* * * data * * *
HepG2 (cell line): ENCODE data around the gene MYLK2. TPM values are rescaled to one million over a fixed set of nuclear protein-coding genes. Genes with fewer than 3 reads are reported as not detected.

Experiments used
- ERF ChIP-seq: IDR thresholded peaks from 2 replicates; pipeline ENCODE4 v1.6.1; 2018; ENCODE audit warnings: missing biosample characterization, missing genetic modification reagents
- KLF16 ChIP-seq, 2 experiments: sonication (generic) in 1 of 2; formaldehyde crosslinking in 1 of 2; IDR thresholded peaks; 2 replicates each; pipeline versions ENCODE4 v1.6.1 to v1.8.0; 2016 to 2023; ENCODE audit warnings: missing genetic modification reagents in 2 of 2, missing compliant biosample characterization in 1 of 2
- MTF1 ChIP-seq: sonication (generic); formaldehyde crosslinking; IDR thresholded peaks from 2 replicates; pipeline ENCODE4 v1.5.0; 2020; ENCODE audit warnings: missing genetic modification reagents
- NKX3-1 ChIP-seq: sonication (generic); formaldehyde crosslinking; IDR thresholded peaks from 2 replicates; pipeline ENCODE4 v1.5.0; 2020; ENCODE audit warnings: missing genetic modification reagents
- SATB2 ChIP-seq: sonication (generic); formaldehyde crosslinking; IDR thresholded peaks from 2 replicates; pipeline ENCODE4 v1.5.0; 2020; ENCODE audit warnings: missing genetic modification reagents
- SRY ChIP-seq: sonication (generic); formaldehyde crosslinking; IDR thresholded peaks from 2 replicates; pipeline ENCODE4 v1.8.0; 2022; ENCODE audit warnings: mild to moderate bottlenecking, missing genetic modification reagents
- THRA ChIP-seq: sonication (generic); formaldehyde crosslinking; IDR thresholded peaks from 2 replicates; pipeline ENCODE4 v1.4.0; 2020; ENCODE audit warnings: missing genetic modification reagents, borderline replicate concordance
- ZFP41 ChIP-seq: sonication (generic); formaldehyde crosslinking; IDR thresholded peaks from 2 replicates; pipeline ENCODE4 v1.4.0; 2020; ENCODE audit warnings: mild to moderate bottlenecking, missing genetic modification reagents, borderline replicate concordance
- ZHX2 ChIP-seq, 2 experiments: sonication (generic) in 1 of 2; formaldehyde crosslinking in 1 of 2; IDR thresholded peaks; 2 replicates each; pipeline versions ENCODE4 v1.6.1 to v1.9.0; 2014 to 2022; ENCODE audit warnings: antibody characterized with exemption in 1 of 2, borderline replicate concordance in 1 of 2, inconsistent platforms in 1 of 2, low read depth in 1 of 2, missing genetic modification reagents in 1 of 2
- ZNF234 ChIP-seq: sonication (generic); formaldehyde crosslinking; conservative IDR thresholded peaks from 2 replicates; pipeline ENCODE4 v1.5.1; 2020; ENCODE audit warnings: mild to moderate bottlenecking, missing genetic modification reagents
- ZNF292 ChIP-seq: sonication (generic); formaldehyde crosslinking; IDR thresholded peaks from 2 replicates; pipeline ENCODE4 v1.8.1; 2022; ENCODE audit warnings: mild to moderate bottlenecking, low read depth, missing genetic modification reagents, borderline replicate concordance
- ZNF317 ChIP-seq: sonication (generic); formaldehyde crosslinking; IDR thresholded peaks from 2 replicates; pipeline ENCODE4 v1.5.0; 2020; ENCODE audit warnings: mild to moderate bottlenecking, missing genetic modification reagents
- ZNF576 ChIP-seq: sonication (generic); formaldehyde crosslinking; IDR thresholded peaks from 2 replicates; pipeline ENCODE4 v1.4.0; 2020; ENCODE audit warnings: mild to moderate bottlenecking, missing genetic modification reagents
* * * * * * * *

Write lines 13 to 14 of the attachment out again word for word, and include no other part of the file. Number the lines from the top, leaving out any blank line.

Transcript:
- ZNF292 ChIP-seq: sonication (generic); formaldehyde crosslinking; IDR thresholded peaks from 2 replicates; pipeline ENCODE4 v1.8.1; 2022; ENCODE audit warnings: mild to moderate bottlenecking, low read depth, missing genetic modification reagents, borderline replicate concordance
- ZNF317 ChIP-seq: sonication (generic); formaldehyde crosslinking; IDR thresholded peaks from 2 replicates; pipeline ENCODE4 v1.5.0; 2020; ENCODE audit warnings: mild to moderate bottlenecking, missing genetic modification reagents